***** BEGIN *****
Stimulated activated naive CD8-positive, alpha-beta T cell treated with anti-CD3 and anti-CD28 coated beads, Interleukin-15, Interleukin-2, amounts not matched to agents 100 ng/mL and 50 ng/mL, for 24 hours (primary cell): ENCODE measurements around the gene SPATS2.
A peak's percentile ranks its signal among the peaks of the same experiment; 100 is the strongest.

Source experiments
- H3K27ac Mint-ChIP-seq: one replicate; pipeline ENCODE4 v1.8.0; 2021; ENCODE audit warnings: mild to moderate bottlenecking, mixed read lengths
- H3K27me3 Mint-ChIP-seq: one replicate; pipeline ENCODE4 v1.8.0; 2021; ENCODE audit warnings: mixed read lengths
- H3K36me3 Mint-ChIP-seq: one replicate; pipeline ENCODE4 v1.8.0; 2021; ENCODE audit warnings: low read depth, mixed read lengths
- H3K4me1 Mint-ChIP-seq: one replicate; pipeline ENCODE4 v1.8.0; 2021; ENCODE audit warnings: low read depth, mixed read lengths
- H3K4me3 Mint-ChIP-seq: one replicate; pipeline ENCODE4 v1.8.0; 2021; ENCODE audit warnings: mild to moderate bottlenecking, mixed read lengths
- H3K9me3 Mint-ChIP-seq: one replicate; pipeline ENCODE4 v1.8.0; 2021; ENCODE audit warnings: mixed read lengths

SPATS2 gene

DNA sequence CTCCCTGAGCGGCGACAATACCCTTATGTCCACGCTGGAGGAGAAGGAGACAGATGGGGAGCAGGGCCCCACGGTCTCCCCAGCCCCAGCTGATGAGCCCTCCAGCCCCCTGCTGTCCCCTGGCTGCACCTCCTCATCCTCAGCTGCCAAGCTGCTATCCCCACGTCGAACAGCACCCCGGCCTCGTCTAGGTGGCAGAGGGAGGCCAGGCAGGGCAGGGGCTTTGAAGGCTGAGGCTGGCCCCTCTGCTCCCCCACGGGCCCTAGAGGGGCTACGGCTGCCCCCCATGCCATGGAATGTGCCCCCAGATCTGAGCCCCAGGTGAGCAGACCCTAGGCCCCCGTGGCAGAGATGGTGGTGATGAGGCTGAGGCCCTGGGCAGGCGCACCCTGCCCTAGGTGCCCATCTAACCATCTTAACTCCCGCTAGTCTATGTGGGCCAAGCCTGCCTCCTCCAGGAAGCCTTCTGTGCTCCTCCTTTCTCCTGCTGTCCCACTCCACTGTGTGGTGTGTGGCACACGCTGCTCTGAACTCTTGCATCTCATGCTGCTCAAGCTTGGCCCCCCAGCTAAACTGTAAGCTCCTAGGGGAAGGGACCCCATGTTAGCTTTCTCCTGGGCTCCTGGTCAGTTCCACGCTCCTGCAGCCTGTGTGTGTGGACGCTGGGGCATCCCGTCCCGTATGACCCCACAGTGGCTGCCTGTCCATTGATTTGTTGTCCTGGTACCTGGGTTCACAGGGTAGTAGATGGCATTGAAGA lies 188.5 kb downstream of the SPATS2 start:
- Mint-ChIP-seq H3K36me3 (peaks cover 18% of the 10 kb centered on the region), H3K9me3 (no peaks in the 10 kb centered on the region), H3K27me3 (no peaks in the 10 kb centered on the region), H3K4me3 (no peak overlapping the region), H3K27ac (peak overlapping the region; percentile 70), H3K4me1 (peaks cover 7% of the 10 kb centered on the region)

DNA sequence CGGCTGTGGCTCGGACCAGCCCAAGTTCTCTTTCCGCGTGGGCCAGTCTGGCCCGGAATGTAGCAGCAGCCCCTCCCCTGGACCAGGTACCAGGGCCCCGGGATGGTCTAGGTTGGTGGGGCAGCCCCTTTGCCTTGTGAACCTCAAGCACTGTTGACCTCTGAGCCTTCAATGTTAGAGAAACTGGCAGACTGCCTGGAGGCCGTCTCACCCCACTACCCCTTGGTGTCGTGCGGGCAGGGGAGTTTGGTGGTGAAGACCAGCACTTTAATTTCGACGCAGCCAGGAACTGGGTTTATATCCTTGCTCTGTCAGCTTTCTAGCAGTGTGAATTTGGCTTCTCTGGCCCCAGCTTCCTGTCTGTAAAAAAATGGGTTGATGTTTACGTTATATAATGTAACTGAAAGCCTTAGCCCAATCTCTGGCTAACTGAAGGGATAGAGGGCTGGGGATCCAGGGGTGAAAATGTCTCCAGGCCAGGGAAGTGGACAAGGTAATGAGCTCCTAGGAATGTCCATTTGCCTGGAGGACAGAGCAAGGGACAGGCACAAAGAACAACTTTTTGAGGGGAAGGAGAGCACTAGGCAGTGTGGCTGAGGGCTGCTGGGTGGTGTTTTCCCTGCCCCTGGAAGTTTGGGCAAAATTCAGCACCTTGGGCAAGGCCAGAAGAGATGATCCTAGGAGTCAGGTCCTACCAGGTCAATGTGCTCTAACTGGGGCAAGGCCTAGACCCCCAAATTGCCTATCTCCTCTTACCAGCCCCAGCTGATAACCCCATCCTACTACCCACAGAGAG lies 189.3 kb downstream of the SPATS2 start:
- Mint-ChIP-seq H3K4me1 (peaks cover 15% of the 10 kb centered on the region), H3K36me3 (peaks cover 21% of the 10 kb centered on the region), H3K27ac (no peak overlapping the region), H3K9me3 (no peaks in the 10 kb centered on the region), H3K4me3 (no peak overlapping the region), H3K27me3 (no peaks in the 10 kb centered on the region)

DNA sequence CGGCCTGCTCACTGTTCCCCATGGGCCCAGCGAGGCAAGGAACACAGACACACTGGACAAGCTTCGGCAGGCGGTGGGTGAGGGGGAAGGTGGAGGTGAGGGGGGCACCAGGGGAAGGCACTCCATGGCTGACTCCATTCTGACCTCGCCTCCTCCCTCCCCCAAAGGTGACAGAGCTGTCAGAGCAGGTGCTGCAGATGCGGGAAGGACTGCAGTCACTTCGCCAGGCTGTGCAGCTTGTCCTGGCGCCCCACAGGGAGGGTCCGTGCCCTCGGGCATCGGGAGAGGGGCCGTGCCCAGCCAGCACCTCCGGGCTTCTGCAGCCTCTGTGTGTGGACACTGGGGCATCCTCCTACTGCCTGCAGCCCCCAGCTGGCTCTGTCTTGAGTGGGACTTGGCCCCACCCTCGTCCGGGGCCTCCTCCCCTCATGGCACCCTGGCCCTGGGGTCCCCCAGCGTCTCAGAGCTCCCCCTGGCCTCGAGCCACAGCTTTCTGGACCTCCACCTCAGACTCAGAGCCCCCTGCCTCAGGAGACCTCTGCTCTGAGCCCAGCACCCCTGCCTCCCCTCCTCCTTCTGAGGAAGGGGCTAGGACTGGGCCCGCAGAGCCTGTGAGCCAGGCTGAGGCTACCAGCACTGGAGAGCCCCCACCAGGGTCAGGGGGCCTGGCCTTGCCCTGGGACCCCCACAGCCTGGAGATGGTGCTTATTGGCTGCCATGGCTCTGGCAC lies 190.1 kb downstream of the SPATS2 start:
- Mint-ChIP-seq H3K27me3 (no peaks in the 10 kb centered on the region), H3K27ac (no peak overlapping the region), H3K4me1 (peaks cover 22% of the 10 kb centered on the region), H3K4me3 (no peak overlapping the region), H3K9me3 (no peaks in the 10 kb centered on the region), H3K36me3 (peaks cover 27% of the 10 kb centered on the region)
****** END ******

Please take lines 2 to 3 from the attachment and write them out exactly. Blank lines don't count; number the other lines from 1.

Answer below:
A peak's percentile ranks its signal among the peaks of the same experiment; 100 is the strongest.

Source experiments